Saturday, November 14, 2009

SF/F: And Another Thing by Eoin Colfer

I first discovered Douglas Adams’ The Hitchhiker’s Guide To The Galaxy when I was studying librarianship, many years ago. We used to throw quotes at each other over coffee, between classes. “Forty-two!” we would cry. “The answer to the ultimate question of life, the universe and everything!” We needed the humor; librarianship was a heavy, exhausting course which gave us very little time to ourselves.

At home, my brother was taping the radio series. We listened to it and developed a passion for that. The story was over-the-top hilarious. It became a television series and a movie and recordings.

I loved the first two books. The third was not quite as good, though it was still very funny. Since then, I have listened to Douglas Adams reading the talking book and decided I liked it better than the first time around. The fourth book came along and it was not as good as the third. It still had some fun, but it was almost serious. In it, Arthur Dent got a girlfriend, Fenchurch, but she suddenly disappeared from his side and never returned. The fifth book, Mostly Harmless, was such a disappointment to me that I gave away my copy and never read it again. My re-reading rarely goes beyond the second book and never past the fourth

I mention all this so it will be understood that I am a major fan of this universe, but I acknowledge that even Douglas Adams, who created it, had lost the plot, so to speak, by the end. So when I heard that Eoin Colfer, author of the wonderful Artemis Fowl novels, had been commissioned to write a sixth book in the series, I was in two minds about it. If Douglas Adams couldn’t keep it up, how could anyone else, even Eoin Colfer? But the author’s widow had approved him and of course, I was curious to see how he would get Arthur, Ford and Trillian out of the impossible situation in which they had been left at the end of Mostly Harmless.

And Another Thing has been written to celebrate the 30th anniversary of The Hitchhiker’s Guide To The Galaxy. It starts with a summary of the story so far, written in an Adams-esque style. It may have been to refresh the reader’s memory, and in any case, Douglas Adams did it himself. It may have been for any potential new readers, but my advice to these readers is not to read it till they have read the original. There’s no point. And Another Thing... was clearly written for people familiar with the universe.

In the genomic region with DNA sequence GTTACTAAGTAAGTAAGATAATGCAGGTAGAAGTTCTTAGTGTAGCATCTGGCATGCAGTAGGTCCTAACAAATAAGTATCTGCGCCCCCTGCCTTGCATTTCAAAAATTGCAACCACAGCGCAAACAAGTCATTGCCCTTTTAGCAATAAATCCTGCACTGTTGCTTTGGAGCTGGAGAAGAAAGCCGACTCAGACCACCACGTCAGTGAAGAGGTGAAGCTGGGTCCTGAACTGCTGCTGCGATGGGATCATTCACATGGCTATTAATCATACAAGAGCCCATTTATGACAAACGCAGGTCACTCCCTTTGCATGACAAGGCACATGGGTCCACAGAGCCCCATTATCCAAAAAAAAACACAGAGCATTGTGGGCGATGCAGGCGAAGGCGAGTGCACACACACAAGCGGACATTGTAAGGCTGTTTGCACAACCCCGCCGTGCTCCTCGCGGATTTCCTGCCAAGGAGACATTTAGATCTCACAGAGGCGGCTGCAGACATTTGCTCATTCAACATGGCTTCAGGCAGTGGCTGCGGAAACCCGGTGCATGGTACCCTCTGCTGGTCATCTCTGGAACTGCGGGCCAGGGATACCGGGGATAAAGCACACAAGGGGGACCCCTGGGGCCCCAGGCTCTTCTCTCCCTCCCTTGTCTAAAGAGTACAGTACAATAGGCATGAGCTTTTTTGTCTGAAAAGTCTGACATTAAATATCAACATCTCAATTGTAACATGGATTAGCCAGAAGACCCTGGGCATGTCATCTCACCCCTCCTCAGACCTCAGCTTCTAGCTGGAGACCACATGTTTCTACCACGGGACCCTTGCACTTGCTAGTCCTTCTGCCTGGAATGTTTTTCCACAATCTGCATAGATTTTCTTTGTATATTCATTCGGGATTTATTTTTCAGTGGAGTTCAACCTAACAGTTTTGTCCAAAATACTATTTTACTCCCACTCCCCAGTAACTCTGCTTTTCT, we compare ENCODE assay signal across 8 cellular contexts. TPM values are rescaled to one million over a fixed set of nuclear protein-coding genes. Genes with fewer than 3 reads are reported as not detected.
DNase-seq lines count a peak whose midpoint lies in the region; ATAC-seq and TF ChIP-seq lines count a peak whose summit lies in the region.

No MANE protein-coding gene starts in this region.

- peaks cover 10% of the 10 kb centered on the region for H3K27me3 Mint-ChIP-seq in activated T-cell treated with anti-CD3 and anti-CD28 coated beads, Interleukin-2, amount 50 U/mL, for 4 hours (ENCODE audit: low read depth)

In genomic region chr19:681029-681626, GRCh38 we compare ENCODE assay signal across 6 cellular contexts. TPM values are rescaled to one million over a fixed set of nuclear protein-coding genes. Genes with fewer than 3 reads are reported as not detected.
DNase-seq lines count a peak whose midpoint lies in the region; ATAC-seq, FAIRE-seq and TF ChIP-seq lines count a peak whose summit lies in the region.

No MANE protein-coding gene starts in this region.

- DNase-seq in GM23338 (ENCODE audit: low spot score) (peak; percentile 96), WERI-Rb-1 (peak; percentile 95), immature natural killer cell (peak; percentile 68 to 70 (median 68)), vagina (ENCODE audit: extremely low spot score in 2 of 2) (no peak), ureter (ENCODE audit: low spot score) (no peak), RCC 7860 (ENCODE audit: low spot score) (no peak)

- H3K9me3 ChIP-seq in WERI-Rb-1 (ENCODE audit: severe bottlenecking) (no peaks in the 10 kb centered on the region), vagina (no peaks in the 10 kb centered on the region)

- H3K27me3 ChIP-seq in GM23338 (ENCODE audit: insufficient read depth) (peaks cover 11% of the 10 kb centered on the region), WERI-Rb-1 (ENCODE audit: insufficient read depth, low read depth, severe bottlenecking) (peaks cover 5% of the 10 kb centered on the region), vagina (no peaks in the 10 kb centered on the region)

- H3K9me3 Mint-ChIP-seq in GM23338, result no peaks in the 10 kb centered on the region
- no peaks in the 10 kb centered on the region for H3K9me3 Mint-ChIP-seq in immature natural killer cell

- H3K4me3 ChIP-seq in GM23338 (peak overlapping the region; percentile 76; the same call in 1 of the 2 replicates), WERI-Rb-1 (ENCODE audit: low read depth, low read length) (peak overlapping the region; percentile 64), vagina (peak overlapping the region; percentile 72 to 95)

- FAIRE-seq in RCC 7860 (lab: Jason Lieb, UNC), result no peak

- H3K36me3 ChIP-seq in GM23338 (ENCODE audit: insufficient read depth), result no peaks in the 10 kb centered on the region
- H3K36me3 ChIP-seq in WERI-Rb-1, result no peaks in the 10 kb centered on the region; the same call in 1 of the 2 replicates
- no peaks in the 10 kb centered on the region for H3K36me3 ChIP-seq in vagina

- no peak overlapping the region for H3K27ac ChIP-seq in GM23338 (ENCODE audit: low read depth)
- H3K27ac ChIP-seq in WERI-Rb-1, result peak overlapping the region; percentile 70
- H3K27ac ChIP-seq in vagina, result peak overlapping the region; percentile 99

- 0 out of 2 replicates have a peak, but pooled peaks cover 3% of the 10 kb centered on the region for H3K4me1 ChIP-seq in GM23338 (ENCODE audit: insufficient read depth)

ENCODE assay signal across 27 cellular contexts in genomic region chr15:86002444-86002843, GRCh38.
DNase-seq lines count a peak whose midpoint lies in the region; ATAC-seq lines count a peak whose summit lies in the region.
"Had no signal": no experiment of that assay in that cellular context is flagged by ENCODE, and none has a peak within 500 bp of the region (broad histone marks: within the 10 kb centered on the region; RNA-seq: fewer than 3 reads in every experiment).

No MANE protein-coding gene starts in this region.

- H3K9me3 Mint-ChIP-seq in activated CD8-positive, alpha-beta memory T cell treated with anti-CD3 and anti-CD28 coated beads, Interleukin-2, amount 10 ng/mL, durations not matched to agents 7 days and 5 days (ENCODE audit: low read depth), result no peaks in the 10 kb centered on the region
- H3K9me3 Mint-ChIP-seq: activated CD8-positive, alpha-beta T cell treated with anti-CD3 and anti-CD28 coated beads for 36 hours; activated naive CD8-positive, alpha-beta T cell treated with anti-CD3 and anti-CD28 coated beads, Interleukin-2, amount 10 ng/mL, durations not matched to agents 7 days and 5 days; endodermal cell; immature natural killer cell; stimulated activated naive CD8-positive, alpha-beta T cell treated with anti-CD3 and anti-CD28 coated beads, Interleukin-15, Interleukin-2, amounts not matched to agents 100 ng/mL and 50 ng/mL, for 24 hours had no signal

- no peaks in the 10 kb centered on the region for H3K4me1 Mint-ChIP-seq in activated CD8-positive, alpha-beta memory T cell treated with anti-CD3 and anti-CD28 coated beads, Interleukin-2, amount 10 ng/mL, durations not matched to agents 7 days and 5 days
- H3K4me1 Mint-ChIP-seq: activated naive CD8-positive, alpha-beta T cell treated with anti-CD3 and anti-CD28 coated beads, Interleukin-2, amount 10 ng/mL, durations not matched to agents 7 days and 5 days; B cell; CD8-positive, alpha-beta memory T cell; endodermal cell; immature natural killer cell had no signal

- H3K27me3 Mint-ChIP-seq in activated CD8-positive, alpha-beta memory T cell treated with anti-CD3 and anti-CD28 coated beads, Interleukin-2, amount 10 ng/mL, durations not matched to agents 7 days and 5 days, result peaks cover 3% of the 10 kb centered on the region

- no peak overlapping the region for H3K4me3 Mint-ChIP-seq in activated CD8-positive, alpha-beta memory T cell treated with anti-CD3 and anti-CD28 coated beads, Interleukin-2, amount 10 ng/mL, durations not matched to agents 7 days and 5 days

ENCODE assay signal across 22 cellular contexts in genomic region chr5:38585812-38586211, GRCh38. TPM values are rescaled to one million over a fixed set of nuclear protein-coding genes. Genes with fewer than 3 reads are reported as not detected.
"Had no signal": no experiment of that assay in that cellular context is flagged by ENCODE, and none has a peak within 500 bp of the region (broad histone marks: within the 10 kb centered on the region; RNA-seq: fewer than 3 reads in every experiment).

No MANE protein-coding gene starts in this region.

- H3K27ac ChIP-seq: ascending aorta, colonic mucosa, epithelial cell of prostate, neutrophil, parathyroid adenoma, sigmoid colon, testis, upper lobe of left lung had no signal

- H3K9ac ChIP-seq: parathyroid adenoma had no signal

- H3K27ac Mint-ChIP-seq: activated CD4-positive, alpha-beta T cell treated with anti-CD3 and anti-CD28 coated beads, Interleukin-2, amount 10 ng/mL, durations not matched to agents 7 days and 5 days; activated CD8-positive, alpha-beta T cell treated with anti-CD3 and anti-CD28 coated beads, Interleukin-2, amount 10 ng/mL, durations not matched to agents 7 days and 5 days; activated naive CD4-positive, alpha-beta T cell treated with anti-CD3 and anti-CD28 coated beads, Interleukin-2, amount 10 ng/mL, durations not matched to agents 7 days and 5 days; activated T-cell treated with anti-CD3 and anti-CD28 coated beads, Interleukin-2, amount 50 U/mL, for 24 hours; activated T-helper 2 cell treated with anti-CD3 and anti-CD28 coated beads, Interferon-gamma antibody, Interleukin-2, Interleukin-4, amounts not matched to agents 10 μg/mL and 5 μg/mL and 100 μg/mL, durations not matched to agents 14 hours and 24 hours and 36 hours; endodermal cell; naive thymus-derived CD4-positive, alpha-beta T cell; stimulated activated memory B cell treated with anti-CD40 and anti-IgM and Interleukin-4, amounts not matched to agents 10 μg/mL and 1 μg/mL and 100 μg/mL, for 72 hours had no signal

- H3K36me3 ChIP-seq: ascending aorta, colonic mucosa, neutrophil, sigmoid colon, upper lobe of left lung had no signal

I must admit, Colfer does a good job of getting Ford, Arthur, Trillian and their daughter, Random Dent, out of the fix they were in at the end of Mostly Harmless. I couldn’t imagine how it could be done, but he did it.

He makes a fairly good fist of Adams’s style, except for an irritating tendency to stop for asides. Douglas Adams did it, but nowhere near as often.

The story brings back a lot of characters from the third book, Life The Universe And Everything, including Wowbagger the Infinitely Prolonged. He was the green-skinned immortal who was trying to liven up his eternal existence by insulting everyone in the universe in alphabetical order. Now, he has returned and he wants to get rid of the immortality; we learn that his insults are aimed at getting someone to kill him.

The original character was there as a single joke. He was funny. Now he has become, of all things, a romantic interest for Trillian. He isn’t funny anymore.

Zaphod Beeblebrox is back too, with one head; the other one has replaced Eddie as the ship’s computer on the Heart of Gold. He has a quest of his own: helping Wowbagger get killed. This involves searching for the Norse god Thor, original owner of Wowbagger’s ship.

Also in the novel are the Vogons, who are still trying to wipe out the last humans to tie up loose ends -- not only Arthur and Trillian, but a colony of middleclass Earthlings who have bought the Magrathean-built planet Nano. The Vogon captain, Prostetnic Jeltz, who destroyed Earth in the first novel, is back, with a son who may not agree with him.

The story bounces around from one storyline to another, but all the ends are tied, although the very end suggests there may be more to come.

I got the occasional chuckle out of this book, but no more. It starts well enough, but just isn’t funny. A friend of mine suggested that Tom Holt might have been a better choice, but personally, I don’t think anyone could handle it.

Eoin Colfer is a brave man to have had a go at something like this, which has a passionate fandom. I commend him for it. I don’t believe anyone could have done it, but he has done as well as anyone could and at least he seems to be a fan.

If you are completist, buy it by all means -- hey, if you’re reading the book at all, you almost certainly are a completist. At least this story extracts our heroes from an impossible situation.

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